As a guest on NHPR’s The Exchange, Bruce Stanton, director of the Dartmouth Toxic Metals Superfund Research Program and a professor of microbiology and immunology at the Geisel School of Medicine, talks about the sources of arsenic as well as the effects that exposure to the environmental toxic can have on a person’s health.
“Recent studies, just in the last couple of years, reveal that even those low levels of arsenic in food and water can increase the rate of disease in the U.S. population,” Stanton tells NHPR.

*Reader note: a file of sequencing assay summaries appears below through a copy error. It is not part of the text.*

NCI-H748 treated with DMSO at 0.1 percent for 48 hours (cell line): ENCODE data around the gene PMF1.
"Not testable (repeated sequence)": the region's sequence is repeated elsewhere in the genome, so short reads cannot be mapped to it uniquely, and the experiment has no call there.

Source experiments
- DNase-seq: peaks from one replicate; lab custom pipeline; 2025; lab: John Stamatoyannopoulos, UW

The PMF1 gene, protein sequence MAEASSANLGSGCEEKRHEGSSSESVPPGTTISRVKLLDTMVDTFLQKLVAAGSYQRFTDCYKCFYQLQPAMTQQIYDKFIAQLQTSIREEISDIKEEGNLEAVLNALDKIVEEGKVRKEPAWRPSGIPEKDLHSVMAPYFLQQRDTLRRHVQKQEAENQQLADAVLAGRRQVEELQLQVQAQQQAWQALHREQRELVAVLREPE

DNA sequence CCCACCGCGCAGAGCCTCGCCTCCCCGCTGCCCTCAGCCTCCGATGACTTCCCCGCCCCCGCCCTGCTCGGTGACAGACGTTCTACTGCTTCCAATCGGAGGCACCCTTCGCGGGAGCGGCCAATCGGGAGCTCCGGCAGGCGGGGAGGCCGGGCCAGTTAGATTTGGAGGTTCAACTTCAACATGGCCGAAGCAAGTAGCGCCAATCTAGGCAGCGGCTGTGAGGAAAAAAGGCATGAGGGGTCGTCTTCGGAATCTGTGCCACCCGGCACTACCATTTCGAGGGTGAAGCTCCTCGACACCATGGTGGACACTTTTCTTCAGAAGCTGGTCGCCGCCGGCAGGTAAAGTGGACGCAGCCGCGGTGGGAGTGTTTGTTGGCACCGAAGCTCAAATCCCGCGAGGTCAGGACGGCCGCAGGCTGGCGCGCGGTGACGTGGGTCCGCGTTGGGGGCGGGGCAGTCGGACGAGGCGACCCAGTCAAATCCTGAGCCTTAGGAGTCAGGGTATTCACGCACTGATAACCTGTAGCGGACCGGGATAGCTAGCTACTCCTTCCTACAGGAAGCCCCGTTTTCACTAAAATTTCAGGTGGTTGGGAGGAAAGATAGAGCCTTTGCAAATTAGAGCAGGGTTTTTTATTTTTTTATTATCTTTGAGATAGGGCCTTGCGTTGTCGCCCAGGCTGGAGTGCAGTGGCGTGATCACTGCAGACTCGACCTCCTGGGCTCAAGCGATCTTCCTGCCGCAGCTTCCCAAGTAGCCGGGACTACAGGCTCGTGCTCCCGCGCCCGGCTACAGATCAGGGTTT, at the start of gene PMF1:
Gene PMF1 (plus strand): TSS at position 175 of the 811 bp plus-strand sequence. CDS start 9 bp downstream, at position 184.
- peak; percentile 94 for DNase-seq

During the interview, Stanton refers to two Dartmouth studies investigating the health effects of arsenic. One study, Stanton explains, found an increase in respiratory infections in infants whose mothers had higher exposure to arsenic in their drinking water while pregnant. Also, Stanton tells NHPR, “We’ve shown in our laboratory that low doses and concentrations affect the ability of the lung to fight off bacterial infections.”
There are ways to reduce exposure to arsenic, says Stanton. “There is arsenic in some rice products, there is arsenic in some juices. … You can be careful about not only remediating the arsenic out of your well water, but you can be careful about the foods you eat.”
Listen to the full story, broadcast 10/24/13 on NHPR.